Portugal’s new tax incentive for film is poised to go live this year. The aim is to attract big-budget international feature productions to the country for the first time (TV will need to wait until the film relief beds in).
Until now, Portugal has mainly hosted independent films, usually with a local co-production element such as Terry Gilliam’s The Man Who Killed Don Quixote, which will shoot this spring and is co-produced by leading Portuguese producer Paulo Branco. Further recent shoots include Gabe Klinger’s Porto and FJ Ossang’s 9 Fingers, which both shot in the northern Oporto region.
The country boasts every kind of architecture imaginable, from modernist and art nouveau to medieval and renaissance. There are plenty of Moorish castles and hundreds of miles of beaches, as well as convents, monasteries, towers and bridges. For this reason Portugal has long been popular with commercials producers, and companies including Mercedes and BMW regularly shoot in the country.
However, Portugal’s economic problems, for which it received financial support from the EU between 2011 and 2014, have delayed the creation and introduction of a film incentive to bring the country in line with other European shooting destinations.
The new incentive is worth 20%-25% of eligible Portuguese spend. It is a refundable tax credit (corporate income tax), very similar to schemes such as the French Crédit d’impot and TRIP, or the UK film tax relief. The maximum rebate is capped at $4.2m (€4m) per project. The incentive is available to feature films of every type (fiction, documentary or animation), with a minimum production expenditure in Portugal of $1.06m (€1m), including post-production.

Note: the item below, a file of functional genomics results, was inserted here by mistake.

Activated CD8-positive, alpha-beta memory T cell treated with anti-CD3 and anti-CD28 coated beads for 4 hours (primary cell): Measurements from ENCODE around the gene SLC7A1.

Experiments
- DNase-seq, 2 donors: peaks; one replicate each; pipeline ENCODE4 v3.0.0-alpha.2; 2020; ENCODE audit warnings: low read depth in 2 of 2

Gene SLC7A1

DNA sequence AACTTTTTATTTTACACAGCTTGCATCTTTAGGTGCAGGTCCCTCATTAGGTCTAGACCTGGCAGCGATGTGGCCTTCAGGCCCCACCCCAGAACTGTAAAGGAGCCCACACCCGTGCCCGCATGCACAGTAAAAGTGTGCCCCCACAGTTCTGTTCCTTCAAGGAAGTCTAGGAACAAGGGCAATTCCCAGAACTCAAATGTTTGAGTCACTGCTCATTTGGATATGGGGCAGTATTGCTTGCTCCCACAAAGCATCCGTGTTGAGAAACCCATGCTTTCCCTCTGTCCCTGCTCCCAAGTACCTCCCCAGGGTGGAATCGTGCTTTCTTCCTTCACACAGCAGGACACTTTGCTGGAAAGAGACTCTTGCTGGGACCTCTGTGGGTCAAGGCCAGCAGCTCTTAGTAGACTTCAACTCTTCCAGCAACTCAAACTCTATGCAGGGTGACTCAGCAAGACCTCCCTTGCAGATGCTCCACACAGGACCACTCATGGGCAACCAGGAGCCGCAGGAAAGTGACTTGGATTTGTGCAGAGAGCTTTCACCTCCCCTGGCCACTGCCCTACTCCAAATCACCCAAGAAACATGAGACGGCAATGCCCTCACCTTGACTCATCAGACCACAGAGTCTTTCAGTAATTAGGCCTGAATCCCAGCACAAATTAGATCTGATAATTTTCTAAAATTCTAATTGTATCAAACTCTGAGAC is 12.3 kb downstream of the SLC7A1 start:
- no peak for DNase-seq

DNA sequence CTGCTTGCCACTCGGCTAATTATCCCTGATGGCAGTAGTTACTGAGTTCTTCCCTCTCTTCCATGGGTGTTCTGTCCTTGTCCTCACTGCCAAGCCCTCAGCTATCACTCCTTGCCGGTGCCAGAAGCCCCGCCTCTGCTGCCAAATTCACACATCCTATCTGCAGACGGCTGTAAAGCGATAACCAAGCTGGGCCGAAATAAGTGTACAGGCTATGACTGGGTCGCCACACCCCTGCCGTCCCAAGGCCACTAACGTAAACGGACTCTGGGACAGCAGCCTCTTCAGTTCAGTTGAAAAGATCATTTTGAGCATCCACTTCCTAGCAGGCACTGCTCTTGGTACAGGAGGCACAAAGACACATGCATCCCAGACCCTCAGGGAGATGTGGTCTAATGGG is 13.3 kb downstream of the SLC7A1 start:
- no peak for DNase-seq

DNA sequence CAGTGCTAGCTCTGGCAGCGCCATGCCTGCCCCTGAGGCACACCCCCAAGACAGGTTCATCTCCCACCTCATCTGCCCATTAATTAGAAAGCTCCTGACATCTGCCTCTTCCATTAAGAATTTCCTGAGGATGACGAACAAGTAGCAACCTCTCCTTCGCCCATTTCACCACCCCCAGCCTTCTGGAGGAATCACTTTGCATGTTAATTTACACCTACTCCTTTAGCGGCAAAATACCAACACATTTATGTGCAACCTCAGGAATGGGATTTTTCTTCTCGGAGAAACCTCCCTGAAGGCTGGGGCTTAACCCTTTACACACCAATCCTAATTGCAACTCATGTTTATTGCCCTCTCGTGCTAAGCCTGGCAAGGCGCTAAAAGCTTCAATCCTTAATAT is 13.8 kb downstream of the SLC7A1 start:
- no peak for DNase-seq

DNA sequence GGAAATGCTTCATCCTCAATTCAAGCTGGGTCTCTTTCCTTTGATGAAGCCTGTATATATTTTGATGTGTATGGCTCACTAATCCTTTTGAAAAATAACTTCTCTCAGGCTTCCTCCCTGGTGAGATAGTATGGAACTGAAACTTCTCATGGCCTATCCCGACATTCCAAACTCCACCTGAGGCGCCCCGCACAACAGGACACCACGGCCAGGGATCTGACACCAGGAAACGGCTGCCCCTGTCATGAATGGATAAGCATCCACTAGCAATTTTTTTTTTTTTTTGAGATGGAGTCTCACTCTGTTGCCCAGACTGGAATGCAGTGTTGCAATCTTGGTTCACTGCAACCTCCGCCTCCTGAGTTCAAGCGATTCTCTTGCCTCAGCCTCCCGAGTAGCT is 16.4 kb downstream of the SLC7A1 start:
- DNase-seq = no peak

For the time being, the incentive is available only for film. Insiders suggest this is a precautionary measure as the government wants to see the scheme in action. If all goes well, it is likely to be extended to cover high-end TV drama in the next year or so. There are three ways to access the new incentive: international producers can establish local offshoots, they can co-produce with a Portuguese company or they can appoint a local line producer.
Full details on financial incentives in Portugal: PicPortugal
Infrastructure and crews
There are decent crews and labour costs are lower than in many countries in western Europe. In spite of the slowdown in international projects coming to Portugal thanks to the lack of a tax incentive, the Portuguese remained active as co-producers. There were plenty of commercials shooting, too, so the crews — most of who are fluent in English — stayed busy. There are no big studio facilities.
This is a relatively small country, 90,000 sq km, and it takes five hours to drive from the north of Portugal to the south. It has excellent transport and communication infrastructure.
First person to call
Nuno Fonseca, advisor, international affairs, Instituto Do Cinema e do Audiovisual (ICA)
Need to know
- DO make use of organisations such as Lisboa Film Commission.
- DO make sure to try bacalhau, the salted cod that is one of the country’s signature dishes.
- DO explore ways to co-produce with Portuguese producers, as it can open up the world. The territory has many bilateral treaties and is a member of Eurimages and the Ibero-American co-production convention. It also has close relations with Portuguese-speaking countries including Brazil, Angola and Mozambique.